This book is about open and distance learning (ODL) at school level. It deals with experiences in schools, and also with programmes for learners out of school. This level of education, and these students, have not been much written about by professional distance educators. We have read and heard a great deal about open universities and distance learning for adults seeking professional qualifications, but not so much about using ODL with children and young people to help them acquire school level certificates.
Now, however, the scene has changed around us and information and communication technologies (ICTs) are revolutionizing the ways in which this level of education can be offered, at least in industrialized countries. Some of the writers in this volume are at the forefront of these developments, experimenting with new approaches to teaching children, and analysing what is happening to schools and teachers in the wake of these changes. Others are part of a movement which predates the new technology, in some cases by a surprisingly long time. Their concern is with young people who do not have access to conventional schools, for reasons which usually originate in social exclusion or economic hardship.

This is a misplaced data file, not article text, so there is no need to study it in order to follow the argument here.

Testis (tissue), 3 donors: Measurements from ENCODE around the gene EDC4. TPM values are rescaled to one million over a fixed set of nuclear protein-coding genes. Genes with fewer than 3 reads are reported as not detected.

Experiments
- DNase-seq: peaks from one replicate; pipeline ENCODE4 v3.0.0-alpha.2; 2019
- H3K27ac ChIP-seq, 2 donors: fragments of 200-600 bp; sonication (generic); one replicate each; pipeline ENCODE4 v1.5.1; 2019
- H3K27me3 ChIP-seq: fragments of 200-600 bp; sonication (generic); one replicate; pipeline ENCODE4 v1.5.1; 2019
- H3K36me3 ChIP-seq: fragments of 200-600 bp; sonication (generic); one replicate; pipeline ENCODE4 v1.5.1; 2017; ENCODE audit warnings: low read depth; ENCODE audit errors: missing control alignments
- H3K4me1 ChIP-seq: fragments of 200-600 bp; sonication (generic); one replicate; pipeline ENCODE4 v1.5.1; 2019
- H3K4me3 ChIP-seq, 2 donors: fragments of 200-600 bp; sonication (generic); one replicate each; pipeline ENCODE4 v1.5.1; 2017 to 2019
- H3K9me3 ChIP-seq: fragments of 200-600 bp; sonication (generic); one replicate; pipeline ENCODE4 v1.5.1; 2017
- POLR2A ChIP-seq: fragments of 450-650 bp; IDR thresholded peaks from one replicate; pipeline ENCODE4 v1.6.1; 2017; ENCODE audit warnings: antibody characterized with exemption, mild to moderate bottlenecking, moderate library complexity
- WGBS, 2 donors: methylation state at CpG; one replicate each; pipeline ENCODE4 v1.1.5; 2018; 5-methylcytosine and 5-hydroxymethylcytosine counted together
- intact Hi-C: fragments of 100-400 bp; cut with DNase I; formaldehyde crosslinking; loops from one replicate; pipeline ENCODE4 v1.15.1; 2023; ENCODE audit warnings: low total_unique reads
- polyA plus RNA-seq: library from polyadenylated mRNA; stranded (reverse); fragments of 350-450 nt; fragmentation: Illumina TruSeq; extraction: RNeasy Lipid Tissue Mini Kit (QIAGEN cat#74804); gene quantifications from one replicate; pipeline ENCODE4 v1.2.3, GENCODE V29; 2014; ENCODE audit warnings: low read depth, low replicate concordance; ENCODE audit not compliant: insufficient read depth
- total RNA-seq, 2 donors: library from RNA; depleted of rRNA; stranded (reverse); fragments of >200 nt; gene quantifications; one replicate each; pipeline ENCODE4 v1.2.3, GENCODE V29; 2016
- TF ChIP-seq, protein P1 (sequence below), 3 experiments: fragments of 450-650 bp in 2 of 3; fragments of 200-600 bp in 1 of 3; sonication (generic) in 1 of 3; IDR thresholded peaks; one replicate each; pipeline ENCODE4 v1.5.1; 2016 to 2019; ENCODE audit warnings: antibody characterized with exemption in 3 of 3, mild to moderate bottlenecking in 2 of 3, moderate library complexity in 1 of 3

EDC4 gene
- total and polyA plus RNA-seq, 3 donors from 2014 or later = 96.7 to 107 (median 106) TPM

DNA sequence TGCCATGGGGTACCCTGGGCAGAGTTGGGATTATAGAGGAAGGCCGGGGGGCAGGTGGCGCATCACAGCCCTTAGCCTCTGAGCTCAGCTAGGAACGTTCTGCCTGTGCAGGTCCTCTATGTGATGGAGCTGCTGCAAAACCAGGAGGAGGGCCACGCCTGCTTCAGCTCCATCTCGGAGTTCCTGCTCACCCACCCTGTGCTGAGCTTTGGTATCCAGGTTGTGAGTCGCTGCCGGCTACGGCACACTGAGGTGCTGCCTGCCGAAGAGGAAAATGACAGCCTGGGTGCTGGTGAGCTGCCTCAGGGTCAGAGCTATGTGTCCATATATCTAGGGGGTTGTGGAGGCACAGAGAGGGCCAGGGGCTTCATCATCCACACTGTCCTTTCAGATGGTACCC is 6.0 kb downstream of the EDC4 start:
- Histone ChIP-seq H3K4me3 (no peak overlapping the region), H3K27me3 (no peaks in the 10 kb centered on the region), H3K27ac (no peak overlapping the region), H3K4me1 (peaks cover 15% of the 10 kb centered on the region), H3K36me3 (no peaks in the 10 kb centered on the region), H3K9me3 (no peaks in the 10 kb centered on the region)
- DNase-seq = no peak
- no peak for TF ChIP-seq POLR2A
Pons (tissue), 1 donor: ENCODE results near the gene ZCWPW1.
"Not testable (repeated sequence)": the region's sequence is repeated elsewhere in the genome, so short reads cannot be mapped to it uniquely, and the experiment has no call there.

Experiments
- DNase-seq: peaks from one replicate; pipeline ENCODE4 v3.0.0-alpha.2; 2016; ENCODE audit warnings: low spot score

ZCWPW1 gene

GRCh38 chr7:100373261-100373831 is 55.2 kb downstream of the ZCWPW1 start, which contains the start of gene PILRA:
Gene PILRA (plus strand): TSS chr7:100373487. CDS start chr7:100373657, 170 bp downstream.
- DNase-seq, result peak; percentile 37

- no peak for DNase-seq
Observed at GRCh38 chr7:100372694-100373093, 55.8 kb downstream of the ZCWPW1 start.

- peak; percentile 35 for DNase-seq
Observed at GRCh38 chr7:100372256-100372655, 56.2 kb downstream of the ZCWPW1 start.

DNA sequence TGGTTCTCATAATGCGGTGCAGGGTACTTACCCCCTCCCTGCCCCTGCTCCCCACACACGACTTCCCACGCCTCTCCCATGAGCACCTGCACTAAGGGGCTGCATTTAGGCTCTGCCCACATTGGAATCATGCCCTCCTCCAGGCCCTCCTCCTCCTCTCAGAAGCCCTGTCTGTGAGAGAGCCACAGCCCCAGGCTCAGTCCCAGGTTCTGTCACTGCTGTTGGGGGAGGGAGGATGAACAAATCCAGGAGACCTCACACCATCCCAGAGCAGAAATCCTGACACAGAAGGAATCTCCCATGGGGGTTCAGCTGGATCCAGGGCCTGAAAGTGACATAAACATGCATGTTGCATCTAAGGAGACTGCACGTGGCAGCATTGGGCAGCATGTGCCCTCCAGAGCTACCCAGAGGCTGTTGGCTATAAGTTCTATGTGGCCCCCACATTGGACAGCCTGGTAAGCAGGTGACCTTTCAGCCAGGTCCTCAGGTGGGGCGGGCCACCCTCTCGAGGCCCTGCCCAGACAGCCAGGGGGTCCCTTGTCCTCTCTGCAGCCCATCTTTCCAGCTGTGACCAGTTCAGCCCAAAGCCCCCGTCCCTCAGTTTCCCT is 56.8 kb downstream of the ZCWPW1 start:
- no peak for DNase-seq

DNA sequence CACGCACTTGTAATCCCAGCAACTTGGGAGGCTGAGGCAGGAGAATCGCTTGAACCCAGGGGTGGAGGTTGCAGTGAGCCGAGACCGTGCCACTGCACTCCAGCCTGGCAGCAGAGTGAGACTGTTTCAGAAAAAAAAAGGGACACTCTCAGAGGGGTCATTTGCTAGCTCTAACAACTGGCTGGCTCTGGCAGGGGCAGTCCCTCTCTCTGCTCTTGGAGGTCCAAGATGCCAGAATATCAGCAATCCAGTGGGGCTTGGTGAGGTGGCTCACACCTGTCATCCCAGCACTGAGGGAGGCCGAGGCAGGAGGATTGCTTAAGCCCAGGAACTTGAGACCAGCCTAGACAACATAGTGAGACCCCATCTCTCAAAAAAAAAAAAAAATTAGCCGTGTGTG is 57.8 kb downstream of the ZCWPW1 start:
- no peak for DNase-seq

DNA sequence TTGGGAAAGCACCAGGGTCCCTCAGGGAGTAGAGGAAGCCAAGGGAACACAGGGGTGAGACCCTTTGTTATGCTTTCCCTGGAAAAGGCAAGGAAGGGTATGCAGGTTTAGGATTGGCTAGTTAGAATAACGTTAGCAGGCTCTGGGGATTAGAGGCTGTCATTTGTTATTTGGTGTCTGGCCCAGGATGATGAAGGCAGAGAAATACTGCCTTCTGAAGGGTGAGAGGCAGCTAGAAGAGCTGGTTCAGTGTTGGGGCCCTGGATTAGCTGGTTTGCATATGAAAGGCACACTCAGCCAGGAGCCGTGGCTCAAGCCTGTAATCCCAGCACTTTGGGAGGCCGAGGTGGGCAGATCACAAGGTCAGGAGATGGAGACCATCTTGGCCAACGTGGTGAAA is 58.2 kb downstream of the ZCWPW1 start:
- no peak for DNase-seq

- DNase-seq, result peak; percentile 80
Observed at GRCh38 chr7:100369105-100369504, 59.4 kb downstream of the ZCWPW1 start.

The late Michael Young, to whom this book is dedicated, founded the National Extension College, Cambridge, in the 1960s. He and his colleagues saw the NEC as a prototype for a new kind of distance education: one that would harness the technologies of broadcasting to the techniques of the correspondence colleges to offer a new kind of 'three-way teaching'. NEC has always offered secondary courses leading to nationally recognized school-leaving exams. When Michael